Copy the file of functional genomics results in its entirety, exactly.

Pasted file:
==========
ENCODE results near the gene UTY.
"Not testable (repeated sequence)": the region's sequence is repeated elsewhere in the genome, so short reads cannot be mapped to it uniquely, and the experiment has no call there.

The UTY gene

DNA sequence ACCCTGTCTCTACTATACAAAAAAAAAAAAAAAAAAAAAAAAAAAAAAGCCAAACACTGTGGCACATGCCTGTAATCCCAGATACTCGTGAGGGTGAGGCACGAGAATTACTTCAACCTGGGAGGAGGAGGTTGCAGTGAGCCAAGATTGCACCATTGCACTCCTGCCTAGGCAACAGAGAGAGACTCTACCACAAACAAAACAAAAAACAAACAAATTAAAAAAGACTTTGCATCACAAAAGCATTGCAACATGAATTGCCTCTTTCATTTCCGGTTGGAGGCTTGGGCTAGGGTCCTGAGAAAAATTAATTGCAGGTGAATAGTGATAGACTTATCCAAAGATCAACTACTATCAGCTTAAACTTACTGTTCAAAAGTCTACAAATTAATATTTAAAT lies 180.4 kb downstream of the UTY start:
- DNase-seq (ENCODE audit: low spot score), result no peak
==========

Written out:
ENCODE results near the gene UTY.
"Not testable (repeated sequence)": the region's sequence is repeated elsewhere in the genome, so short reads cannot be mapped to it uniquely, and the experiment has no call there.

The UTY gene

DNA sequence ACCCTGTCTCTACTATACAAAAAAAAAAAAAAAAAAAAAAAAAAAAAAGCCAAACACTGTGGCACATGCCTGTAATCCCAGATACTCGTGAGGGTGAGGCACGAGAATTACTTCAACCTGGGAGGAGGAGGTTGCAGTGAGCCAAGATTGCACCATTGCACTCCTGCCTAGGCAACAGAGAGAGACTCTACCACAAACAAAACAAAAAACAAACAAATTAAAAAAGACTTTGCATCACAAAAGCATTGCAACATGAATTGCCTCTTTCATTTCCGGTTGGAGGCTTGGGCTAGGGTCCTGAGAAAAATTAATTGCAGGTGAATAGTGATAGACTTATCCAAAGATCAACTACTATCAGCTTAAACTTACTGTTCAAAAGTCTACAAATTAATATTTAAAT lies 180.4 kb downstream of the UTY start:
- DNase-seq (ENCODE audit: low spot score), result no peak